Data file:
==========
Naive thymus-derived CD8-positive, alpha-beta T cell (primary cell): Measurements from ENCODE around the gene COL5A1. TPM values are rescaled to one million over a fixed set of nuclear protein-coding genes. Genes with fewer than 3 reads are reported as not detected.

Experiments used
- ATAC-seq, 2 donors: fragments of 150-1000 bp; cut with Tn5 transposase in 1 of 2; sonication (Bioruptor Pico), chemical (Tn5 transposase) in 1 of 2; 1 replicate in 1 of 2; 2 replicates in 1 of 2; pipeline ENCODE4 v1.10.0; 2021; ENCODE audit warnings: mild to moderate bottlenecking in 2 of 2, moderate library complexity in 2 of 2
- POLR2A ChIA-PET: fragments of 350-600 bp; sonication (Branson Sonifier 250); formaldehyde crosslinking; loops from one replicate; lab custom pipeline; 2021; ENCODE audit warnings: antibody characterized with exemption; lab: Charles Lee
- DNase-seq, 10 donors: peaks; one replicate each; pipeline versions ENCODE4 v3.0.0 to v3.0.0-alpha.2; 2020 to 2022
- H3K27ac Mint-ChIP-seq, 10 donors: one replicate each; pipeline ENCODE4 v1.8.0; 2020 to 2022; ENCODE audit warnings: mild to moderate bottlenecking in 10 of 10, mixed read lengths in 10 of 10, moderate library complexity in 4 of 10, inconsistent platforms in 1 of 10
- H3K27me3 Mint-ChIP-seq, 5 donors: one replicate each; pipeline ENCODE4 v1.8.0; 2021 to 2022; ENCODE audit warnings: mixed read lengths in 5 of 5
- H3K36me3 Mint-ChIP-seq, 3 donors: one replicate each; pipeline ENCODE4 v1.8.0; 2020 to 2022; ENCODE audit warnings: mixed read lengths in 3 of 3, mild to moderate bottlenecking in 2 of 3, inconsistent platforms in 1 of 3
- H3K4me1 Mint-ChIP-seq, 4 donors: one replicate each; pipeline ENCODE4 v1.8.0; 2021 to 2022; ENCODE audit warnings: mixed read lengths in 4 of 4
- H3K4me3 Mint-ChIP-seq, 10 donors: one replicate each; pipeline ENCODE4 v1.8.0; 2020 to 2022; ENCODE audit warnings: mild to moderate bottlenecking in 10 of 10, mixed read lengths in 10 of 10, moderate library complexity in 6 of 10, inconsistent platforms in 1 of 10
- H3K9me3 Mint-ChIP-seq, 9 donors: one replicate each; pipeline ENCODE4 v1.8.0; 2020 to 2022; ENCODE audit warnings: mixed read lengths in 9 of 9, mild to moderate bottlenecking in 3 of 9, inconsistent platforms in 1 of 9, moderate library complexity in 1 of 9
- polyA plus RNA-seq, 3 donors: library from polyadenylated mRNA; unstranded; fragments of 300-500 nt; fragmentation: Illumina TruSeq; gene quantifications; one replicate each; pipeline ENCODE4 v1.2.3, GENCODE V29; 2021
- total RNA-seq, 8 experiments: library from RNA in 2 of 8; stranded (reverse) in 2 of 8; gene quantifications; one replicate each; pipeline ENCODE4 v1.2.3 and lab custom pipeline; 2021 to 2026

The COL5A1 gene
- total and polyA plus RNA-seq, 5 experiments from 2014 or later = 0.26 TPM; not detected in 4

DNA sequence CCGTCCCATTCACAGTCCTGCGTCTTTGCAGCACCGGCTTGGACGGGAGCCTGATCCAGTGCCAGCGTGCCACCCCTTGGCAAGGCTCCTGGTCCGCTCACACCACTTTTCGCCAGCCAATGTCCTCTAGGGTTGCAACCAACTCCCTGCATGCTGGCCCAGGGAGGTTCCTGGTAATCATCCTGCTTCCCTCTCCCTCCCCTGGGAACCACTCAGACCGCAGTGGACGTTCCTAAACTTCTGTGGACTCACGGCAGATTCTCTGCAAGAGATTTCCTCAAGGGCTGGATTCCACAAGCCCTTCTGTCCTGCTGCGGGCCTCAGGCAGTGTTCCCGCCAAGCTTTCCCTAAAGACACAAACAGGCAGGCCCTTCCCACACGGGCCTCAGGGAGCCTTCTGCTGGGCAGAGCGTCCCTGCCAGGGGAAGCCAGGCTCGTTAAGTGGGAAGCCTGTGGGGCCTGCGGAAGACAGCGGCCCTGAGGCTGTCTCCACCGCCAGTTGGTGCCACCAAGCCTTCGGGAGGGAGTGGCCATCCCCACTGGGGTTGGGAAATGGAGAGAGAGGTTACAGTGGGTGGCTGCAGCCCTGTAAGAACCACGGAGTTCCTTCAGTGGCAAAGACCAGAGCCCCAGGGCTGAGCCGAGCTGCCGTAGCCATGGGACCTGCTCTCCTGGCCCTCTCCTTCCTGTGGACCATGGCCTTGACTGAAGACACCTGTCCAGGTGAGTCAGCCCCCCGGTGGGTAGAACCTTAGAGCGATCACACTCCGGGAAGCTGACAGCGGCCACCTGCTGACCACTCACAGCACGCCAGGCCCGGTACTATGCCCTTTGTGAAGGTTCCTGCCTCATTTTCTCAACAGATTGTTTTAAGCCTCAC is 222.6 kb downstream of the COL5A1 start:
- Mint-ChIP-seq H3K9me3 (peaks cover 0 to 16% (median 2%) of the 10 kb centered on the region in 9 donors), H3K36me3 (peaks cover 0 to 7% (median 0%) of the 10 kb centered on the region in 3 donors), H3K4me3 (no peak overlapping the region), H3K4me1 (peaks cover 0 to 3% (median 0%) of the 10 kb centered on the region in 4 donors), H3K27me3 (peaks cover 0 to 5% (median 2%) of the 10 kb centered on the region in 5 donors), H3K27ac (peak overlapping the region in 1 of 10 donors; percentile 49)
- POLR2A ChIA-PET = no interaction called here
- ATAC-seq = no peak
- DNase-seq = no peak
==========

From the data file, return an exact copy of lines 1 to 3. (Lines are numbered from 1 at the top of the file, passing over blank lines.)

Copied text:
Naive thymus-derived CD8-positive, alpha-beta T cell (primary cell): Measurements from ENCODE around the gene COL5A1. TPM values are rescaled to one million over a fixed set of nuclear protein-coding genes. Genes with fewer than 3 reads are reported as not detected.

Experiments used
- ATAC-seq, 2 donors: fragments of 150-1000 bp; cut with Tn5 transposase in 1 of 2; sonication (Bioruptor Pico), chemical (Tn5 transposase) in 1 of 2; 1 replicate in 1 of 2; 2 replicates in 1 of 2; pipeline ENCODE4 v1.10.0; 2021; ENCODE audit warnings: mild to moderate bottlenecking in 2 of 2, moderate library complexity in 2 of 2